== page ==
We went out to the edge of town & got groceries.  Most stores were ruined.  Papa came down on Thur. nite.  He said we'd never know what he & Mama suffered.  I know it's through the mercy of God that we are all here.  One man who had an apt. where Rubye lives was killed.

     Oh, yes, where I plan to move is at La Marque.  That's a suburb or community here.  I believe we will really like it.

     Well, tell everyone hello.  I guess you're tired reading this.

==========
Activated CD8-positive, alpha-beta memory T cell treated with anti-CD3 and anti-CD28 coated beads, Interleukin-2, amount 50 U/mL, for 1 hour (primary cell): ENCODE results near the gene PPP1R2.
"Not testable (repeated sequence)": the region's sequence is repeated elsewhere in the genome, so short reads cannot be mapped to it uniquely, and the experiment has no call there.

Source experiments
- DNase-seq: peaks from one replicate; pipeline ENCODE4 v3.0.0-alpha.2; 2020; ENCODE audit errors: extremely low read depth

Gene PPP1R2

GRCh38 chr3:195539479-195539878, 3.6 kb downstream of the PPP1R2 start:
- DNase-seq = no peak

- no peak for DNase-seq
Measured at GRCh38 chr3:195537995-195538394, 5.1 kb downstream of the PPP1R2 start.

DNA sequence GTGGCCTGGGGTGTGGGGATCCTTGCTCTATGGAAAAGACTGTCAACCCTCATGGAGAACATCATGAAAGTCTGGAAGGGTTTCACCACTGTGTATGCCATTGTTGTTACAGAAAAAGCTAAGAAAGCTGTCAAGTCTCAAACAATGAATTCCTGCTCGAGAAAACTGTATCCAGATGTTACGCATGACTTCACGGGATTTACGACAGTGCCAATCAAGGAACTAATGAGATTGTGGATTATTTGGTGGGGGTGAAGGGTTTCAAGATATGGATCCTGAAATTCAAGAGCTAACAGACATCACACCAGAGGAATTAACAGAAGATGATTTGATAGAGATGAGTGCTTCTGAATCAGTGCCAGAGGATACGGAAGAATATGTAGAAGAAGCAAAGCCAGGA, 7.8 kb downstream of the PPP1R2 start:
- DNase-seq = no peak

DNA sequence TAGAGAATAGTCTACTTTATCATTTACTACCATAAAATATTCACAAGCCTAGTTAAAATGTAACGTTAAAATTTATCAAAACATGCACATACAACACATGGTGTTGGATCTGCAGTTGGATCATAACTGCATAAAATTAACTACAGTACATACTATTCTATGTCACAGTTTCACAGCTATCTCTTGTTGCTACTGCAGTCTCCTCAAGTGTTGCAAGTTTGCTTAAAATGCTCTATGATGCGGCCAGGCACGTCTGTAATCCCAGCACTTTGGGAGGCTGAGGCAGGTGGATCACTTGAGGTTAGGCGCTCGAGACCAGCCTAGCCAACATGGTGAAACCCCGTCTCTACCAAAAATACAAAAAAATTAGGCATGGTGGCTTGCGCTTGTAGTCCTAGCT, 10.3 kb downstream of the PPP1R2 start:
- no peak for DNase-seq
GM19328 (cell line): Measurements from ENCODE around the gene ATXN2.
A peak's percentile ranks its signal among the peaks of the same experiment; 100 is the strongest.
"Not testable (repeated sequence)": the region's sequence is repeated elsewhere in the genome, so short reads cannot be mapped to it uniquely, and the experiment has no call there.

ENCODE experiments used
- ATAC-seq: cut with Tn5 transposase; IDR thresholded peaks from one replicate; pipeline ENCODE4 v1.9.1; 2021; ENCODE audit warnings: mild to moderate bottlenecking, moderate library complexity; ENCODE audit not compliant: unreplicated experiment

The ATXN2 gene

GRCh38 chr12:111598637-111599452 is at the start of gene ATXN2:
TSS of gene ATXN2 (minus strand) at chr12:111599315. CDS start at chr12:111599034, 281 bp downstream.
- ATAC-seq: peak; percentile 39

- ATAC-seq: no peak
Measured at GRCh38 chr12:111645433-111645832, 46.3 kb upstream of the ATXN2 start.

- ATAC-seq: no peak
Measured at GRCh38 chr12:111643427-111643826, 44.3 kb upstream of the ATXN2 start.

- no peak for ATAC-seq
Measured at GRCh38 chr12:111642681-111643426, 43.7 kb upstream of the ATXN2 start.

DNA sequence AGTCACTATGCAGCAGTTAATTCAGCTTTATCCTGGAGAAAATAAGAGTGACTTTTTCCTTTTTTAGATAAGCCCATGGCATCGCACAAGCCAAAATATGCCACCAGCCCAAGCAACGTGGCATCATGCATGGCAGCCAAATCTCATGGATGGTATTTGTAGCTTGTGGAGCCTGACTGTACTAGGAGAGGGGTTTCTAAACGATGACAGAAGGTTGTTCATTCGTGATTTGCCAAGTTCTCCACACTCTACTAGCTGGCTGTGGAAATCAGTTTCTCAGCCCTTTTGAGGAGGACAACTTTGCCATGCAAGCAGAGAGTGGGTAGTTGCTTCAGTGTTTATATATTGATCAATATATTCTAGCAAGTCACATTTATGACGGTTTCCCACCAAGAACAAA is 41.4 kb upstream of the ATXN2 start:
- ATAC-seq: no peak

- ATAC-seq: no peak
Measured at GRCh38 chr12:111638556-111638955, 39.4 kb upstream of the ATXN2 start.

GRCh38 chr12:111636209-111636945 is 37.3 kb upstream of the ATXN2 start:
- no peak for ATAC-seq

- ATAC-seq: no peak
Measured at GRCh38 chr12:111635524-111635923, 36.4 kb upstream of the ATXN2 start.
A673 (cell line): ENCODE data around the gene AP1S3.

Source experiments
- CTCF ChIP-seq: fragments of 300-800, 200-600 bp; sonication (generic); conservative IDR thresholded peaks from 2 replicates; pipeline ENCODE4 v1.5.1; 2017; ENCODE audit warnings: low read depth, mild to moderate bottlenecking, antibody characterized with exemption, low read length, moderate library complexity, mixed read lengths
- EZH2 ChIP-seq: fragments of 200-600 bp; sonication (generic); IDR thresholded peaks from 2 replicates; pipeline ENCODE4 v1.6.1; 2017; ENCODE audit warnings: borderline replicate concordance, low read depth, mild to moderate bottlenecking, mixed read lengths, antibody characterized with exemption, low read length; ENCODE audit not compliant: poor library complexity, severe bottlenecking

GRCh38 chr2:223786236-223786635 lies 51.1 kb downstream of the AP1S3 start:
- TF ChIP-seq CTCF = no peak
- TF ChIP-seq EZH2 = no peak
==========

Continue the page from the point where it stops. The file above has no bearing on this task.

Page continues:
Write us.

     Love, Bee, Jake

P.S.  I forgot to tell you why my face was bloody.  I got a little cut under my eye, one in my ear & on my thumb.  I got a pretty deep one on my back, but it's ok now.

*******

The Monsanto plant collapsed in the explosion, killing 145 of the 450 shift workers on duty.

The second explosion was another ship, also loaded with fertilizer, and which caught fire possibly from the debris from the first ship and exploded in the middle of the next night.

I was able to determine that Bee and Jake were Mr. and Mrs. C. N. Shoemake.  Joye was Bee's sister, Mrs. Joye Cox.  Bee died in 1983 and Jake died in 1997.  They are buried in Hopkins County, Texas.

LSW